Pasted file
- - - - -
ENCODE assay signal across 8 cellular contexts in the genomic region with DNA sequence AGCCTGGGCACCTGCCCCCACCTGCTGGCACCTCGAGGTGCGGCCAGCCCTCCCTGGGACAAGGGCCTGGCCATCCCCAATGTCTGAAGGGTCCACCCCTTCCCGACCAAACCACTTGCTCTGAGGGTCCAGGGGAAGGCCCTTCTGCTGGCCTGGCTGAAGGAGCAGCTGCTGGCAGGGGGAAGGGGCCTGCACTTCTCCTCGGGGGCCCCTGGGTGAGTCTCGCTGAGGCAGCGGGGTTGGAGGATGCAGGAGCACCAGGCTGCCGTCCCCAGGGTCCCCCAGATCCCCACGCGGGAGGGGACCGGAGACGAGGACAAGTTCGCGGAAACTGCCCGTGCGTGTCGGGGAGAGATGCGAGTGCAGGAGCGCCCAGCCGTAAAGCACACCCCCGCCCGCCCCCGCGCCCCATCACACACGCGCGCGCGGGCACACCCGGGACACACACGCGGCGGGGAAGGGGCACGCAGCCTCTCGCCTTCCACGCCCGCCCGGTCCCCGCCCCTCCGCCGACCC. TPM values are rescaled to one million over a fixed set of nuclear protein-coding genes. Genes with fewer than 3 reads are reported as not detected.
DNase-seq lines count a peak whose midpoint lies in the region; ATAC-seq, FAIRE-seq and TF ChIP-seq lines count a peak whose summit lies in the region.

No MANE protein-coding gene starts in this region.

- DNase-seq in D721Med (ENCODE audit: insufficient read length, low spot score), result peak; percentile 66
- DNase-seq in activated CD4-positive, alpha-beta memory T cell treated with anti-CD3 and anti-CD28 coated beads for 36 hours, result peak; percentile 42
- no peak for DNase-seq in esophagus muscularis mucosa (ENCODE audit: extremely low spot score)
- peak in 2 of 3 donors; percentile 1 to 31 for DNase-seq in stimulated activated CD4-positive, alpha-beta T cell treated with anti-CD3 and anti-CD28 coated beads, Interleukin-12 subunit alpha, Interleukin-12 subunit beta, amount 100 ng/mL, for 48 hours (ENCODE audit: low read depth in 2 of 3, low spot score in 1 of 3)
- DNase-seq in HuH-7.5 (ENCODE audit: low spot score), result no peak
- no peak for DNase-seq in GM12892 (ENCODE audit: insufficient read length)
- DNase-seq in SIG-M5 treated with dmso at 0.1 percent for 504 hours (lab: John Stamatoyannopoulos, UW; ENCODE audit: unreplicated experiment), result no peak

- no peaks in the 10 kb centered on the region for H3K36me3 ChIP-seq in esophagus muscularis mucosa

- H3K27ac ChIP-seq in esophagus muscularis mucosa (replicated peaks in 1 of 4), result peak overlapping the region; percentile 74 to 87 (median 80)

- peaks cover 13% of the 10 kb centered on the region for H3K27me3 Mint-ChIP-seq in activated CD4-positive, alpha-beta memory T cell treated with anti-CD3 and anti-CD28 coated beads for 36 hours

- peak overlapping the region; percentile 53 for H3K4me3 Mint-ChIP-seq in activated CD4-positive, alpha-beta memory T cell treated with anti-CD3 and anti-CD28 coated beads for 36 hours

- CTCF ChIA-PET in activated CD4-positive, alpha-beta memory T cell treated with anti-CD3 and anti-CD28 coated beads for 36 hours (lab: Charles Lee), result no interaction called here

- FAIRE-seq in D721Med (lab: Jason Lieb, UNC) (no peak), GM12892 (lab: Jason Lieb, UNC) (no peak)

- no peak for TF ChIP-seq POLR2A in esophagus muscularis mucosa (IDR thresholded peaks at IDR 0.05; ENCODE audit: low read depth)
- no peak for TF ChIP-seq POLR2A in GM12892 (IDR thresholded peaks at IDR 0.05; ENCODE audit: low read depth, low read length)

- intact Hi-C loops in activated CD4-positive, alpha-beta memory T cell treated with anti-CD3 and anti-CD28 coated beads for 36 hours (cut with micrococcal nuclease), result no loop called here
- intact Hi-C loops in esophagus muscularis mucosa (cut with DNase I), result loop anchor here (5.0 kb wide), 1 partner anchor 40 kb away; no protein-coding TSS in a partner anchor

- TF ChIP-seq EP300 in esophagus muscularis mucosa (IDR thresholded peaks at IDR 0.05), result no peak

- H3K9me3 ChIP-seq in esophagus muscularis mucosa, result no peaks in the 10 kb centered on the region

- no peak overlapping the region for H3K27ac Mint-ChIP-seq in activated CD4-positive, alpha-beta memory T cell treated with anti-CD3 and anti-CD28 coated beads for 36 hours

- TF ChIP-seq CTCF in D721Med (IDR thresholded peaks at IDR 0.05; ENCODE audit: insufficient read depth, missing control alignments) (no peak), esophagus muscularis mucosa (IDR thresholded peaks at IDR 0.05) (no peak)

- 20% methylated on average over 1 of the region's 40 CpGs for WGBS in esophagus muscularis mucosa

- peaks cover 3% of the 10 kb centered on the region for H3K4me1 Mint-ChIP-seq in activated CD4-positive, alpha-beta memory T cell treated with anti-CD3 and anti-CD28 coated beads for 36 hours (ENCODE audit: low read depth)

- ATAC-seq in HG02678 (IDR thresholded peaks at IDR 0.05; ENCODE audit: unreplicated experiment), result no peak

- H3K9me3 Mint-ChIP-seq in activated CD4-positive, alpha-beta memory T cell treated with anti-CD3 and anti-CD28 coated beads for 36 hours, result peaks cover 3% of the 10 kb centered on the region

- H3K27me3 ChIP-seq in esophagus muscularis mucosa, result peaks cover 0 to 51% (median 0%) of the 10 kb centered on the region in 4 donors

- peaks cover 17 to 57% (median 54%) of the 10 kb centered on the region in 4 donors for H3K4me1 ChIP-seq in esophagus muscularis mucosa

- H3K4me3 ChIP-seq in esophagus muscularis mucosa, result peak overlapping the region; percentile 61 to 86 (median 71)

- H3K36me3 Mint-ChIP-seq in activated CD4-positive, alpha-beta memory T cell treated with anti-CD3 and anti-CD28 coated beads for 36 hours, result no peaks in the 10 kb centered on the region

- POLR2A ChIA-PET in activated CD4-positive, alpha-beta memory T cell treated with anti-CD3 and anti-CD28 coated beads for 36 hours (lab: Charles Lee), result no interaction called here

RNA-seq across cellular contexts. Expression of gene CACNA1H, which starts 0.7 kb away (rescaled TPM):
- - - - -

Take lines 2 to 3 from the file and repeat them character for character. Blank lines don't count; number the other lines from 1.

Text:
DNase-seq lines count a peak whose midpoint lies in the region; ATAC-seq, FAIRE-seq and TF ChIP-seq lines count a peak whose summit lies in the region.

No MANE protein-coding gene starts in this region.